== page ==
A Dhillon candidacy would mark the most serious challenge to McDaniel to date. Rep. Lee Zeldin (R-N.Y.), who ran an unsuccessful bid for New York governor, has also said he is considering a bid, though he has yet to declare his candidacy. Mike Lindell, the MyPillow executive and Trump backer who has risen to prominence through his denial of the 2020 election outcome, has launched a longshot campaign for the post. The committee’s 168 members will hold a vote to determine the RNC chairmanship at the committee’s annual winter meeting, which is set to be held in late January in Dana Point, Calif. A McDaniel representative declined to comment on Dhillon’s anticipated candidacy. McDaniel, who has been RNC leader since 2017 and would be the longest-serving chair in more than a century should she be reelected to a fourth term, may be tough to unseat. Her allies say she has already received commitments of support from more than 100 members — more than the majority of votes she would need.

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Reuters - December 6, 2022

Facebook owner Meta may remove news from platform if U.S. Congress passes media bill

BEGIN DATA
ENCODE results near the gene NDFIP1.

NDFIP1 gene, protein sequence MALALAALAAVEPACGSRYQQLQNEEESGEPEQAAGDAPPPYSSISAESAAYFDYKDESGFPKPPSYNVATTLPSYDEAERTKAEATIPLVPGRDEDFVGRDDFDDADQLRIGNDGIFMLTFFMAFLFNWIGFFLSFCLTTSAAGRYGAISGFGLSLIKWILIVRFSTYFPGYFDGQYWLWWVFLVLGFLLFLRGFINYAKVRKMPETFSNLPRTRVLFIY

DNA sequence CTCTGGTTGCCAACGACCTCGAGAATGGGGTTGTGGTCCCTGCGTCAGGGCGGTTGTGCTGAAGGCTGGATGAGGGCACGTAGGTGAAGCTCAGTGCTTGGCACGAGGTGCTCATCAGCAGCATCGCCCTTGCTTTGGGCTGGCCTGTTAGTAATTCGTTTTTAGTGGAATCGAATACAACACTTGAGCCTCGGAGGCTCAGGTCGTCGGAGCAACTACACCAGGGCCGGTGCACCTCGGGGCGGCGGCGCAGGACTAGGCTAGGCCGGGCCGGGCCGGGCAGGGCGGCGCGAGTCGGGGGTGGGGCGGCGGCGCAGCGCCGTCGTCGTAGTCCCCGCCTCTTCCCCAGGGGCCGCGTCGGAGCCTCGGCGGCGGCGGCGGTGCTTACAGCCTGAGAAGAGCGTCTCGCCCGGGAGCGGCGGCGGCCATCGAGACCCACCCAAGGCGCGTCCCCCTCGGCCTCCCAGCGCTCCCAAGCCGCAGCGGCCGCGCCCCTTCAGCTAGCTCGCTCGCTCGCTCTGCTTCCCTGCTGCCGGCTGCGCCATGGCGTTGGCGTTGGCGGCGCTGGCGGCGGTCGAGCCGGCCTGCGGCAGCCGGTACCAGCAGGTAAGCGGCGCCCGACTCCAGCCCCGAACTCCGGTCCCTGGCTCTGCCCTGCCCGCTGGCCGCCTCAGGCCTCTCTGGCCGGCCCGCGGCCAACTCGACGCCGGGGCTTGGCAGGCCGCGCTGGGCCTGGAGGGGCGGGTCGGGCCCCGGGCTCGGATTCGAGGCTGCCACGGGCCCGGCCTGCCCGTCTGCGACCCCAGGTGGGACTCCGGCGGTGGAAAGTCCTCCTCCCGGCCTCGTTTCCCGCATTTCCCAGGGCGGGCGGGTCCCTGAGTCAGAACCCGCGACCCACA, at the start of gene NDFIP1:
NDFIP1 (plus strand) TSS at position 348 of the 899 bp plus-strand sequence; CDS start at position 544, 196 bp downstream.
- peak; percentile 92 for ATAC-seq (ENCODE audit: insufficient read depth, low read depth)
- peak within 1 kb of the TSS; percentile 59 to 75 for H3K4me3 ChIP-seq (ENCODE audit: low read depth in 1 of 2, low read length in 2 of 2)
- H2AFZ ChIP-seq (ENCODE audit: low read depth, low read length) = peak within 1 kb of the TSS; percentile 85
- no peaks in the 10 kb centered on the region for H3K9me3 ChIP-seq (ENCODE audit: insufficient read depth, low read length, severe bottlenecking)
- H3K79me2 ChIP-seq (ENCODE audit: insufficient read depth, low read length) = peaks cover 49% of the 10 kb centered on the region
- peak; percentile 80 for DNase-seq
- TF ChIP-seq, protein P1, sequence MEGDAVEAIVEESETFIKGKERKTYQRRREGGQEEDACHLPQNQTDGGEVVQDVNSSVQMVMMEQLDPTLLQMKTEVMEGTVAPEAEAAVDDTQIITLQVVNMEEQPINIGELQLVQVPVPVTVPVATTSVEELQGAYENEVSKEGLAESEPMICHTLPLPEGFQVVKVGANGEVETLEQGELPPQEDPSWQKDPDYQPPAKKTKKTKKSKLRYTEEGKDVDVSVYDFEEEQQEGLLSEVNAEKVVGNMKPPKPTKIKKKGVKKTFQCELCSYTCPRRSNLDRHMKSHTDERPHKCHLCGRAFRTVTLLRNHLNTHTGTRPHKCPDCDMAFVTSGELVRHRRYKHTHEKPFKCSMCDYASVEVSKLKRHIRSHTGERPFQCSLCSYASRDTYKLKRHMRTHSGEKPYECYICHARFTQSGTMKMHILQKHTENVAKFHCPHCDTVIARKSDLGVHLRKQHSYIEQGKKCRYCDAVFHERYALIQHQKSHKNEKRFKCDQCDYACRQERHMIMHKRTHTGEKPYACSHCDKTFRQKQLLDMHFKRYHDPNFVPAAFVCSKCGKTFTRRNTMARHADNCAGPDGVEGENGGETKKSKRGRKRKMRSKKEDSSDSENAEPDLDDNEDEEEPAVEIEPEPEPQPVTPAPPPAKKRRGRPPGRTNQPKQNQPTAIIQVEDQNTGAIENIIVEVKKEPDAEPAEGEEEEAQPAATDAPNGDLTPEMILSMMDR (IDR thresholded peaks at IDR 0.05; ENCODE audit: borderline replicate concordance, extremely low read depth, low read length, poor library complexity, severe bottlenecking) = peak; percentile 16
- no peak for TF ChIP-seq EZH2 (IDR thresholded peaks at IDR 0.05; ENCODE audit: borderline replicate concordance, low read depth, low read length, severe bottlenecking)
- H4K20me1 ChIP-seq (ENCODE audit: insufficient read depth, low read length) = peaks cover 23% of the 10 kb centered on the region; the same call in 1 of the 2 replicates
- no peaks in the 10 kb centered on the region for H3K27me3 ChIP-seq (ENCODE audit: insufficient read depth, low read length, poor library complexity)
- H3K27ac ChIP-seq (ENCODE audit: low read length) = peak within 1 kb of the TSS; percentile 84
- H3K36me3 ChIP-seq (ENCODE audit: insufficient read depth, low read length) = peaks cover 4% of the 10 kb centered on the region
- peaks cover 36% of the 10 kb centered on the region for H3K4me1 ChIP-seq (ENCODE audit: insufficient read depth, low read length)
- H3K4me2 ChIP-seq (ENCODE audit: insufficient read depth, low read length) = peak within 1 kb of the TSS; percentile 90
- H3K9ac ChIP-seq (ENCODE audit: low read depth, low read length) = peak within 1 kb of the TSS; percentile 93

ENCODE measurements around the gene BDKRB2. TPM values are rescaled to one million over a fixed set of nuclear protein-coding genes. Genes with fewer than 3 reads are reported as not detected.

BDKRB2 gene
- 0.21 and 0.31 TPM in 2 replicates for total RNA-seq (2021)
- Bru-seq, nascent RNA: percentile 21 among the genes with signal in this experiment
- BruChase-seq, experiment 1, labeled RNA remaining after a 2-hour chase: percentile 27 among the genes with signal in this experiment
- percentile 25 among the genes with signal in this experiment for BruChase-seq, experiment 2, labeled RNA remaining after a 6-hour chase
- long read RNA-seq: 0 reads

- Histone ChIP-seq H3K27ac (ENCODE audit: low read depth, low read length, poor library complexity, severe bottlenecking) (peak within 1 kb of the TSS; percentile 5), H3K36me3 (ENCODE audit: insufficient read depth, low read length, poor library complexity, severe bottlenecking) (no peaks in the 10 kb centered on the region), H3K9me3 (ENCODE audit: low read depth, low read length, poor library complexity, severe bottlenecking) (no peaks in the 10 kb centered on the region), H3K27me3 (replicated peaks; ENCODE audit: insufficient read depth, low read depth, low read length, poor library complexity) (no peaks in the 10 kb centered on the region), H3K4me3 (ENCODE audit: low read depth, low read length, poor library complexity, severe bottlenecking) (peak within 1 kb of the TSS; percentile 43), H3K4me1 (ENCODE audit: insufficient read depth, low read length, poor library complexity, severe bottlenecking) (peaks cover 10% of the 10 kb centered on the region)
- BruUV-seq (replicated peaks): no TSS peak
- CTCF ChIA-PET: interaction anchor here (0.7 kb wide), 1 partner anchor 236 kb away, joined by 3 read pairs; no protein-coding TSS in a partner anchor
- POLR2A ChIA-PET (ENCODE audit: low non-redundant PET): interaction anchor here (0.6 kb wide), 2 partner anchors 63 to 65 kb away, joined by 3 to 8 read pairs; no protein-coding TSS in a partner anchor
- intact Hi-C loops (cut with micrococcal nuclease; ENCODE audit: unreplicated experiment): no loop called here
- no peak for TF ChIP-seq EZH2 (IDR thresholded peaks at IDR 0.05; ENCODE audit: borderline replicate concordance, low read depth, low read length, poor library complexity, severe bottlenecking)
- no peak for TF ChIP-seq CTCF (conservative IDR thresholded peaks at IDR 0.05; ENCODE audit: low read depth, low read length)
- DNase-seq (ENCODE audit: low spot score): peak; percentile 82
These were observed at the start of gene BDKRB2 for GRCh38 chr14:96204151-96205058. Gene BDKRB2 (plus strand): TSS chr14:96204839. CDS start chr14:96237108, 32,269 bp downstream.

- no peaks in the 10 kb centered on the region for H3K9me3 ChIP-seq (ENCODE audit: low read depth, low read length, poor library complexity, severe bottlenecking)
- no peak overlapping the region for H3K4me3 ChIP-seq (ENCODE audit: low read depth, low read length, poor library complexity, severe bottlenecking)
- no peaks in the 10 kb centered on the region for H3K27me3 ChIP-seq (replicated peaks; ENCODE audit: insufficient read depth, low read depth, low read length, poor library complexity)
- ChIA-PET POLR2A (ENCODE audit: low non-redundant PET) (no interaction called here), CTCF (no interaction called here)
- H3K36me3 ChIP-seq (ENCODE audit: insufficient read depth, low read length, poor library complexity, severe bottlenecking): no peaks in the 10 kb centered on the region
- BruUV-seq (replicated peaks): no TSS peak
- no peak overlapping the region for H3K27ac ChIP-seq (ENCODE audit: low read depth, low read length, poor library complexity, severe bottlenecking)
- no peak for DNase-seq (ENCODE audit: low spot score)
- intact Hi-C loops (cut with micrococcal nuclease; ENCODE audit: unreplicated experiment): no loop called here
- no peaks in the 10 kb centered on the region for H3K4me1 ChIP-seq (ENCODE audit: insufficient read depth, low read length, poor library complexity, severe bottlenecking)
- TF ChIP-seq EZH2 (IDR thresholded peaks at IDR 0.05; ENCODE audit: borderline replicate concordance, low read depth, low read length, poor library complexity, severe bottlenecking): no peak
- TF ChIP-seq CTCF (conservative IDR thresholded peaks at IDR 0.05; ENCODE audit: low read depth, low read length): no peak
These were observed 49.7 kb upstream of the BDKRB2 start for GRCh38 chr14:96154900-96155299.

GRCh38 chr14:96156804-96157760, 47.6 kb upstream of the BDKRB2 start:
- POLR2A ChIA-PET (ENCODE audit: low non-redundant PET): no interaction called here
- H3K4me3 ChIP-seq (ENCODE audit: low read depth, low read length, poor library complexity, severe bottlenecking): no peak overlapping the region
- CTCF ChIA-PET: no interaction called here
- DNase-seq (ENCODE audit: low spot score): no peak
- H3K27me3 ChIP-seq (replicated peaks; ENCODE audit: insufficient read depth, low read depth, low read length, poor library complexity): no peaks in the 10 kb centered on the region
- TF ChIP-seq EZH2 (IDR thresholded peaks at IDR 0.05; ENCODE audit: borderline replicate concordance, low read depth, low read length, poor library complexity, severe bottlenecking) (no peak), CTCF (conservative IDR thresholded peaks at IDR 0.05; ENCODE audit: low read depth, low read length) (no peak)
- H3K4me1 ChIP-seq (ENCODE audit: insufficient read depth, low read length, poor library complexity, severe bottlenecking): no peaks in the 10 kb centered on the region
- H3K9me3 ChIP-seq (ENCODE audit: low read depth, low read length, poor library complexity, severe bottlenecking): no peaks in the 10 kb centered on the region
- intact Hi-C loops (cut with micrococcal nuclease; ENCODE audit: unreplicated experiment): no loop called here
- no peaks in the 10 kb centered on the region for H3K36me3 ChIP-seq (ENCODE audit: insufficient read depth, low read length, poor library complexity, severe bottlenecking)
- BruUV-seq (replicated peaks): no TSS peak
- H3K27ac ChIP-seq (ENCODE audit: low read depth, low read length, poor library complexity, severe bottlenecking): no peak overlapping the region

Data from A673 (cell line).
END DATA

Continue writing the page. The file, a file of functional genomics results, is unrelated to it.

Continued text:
Facebook parent Meta Platforms Inc on Monday threatened to remove news from its platform if the U.S. Congress passes a proposal aimed at making it easier for news organizations to negotiate collectively with companies like Alphabet Inc's Google and Facebook. Sources briefed on the matter said lawmakers are considering adding the Journalism Competition and Preservation Act to a must-pass annual defense bill as way to help the struggling local news industry. Meta spokesperson Andy Stone in a tweet said the company would be forced to consider removing news if the law was passed "rather than submit to government-mandated negotiations that unfairly disregard any value we provide to news outlets through increased traffic and subscriptions." He added the proposal fails to recognize that publishers and broadcasters put content on the platform because "it benefits their bottom line - not the other way around."